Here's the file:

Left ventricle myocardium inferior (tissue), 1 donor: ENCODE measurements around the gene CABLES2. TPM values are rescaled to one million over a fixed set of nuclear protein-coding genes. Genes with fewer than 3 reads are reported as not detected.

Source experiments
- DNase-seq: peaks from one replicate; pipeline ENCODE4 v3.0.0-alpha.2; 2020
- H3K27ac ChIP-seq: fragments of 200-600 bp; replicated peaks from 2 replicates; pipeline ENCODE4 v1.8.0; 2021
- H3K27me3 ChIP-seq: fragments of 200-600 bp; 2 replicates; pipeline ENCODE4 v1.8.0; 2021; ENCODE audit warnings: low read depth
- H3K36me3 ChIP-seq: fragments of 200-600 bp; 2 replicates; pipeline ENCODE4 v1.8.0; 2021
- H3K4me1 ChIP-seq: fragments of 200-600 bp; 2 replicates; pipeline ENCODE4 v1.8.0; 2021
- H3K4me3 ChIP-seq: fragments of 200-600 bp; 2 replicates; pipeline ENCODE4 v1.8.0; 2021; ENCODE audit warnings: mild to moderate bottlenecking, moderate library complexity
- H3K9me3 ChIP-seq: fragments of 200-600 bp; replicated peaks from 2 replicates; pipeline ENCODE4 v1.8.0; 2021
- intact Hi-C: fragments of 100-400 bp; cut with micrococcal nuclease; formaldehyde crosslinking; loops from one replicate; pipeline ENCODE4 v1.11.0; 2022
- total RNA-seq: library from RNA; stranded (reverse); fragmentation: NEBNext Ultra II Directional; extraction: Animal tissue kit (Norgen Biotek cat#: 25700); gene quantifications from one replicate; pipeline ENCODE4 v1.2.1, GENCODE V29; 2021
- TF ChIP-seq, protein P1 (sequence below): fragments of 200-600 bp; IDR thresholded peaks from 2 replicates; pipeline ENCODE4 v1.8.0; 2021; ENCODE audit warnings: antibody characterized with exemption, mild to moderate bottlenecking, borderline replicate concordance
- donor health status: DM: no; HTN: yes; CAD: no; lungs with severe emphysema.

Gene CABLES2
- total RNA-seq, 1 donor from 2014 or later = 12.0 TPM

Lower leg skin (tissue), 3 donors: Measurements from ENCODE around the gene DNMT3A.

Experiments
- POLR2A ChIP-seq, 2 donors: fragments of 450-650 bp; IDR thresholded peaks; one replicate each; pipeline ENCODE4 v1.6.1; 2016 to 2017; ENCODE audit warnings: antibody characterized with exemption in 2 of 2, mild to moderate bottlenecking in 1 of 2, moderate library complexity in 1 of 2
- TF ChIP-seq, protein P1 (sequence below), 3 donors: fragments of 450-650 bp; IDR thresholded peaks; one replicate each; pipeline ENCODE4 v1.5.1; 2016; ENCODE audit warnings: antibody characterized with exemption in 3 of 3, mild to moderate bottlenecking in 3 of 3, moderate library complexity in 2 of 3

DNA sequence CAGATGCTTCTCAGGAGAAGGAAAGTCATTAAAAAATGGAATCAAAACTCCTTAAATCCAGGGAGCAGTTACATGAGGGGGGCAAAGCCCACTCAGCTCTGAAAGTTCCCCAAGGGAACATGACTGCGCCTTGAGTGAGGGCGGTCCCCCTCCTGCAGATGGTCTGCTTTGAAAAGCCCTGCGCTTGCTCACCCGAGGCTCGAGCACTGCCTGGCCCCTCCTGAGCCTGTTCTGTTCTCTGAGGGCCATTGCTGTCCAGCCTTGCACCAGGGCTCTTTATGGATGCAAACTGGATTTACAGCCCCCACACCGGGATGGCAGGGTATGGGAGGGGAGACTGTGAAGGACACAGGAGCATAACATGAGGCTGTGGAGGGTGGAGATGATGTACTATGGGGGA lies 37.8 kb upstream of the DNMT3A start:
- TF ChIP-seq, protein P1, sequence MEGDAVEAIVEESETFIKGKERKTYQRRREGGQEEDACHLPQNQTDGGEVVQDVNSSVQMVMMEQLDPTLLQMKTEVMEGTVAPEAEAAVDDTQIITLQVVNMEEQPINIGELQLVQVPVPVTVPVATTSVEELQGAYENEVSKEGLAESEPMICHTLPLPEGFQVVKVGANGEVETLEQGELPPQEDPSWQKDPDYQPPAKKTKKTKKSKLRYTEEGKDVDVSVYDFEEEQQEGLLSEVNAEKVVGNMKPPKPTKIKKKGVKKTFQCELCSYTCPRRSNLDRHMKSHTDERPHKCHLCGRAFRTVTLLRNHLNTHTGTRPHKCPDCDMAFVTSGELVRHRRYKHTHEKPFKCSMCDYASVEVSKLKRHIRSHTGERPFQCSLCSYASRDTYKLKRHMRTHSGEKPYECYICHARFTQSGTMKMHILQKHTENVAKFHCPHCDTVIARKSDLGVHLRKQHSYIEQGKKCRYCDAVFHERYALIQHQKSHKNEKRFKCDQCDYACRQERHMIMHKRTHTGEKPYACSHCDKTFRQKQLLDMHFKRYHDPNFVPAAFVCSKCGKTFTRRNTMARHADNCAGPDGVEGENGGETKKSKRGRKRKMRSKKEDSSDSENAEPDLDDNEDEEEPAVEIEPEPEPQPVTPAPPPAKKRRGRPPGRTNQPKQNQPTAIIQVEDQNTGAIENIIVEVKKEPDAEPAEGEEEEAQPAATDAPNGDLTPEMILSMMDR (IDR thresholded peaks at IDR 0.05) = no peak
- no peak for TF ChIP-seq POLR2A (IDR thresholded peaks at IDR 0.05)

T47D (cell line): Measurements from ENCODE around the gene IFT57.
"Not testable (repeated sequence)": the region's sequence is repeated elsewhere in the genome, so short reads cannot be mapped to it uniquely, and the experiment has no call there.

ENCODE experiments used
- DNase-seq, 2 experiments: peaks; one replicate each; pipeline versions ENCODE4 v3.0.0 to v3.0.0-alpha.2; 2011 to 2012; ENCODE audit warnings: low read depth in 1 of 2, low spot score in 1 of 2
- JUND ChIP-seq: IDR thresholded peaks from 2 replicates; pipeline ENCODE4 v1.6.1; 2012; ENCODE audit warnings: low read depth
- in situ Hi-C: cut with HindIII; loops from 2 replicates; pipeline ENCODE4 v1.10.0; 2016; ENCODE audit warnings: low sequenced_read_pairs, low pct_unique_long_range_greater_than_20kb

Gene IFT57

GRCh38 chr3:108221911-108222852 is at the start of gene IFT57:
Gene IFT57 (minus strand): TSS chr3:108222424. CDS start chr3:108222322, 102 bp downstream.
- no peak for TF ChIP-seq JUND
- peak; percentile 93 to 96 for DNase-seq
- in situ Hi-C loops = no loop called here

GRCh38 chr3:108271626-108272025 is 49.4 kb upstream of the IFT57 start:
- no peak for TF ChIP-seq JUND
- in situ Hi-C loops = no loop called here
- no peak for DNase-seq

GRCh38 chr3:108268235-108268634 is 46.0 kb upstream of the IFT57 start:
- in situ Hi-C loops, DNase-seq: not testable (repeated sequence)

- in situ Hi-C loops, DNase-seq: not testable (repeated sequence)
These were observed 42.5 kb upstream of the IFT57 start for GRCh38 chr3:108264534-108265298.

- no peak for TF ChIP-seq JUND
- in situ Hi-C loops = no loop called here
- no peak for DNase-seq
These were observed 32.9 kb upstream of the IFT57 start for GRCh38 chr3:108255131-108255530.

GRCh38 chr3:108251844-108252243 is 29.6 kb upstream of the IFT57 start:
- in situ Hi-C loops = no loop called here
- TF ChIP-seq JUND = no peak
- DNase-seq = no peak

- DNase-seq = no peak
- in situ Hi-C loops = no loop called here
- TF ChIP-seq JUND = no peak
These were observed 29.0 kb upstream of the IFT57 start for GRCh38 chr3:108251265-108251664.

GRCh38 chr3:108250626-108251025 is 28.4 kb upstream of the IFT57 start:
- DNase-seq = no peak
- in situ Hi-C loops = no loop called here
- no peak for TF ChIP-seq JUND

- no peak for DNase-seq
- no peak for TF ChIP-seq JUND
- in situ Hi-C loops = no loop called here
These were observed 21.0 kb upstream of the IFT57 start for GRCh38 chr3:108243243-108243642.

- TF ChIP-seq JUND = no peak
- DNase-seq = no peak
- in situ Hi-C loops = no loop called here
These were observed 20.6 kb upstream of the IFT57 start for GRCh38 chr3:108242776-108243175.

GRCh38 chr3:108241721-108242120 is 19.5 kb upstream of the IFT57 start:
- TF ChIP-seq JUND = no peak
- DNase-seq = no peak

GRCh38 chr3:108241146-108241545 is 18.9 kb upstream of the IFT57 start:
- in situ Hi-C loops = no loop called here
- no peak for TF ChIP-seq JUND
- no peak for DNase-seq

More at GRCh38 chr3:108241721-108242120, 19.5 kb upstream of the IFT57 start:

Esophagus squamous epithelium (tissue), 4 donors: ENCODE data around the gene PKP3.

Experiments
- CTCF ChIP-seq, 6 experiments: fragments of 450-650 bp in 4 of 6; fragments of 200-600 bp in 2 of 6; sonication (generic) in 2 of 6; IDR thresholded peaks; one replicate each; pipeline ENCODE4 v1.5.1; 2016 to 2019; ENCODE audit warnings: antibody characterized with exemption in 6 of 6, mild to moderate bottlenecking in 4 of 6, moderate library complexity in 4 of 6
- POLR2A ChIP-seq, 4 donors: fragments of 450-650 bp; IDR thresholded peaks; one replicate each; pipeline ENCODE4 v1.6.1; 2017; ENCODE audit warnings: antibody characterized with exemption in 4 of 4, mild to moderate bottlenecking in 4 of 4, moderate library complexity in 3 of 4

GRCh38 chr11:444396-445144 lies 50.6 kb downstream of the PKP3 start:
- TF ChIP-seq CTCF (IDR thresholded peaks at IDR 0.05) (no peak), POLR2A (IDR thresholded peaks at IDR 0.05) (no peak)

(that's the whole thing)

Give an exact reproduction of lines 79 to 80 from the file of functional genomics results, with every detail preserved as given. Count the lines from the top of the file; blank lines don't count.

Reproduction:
GRCh38 chr11:444396-445144 lies 50.6 kb downstream of the PKP3 start:
- TF ChIP-seq CTCF (IDR thresholded peaks at IDR 0.05) (no peak), POLR2A (IDR thresholded peaks at IDR 0.05) (no peak)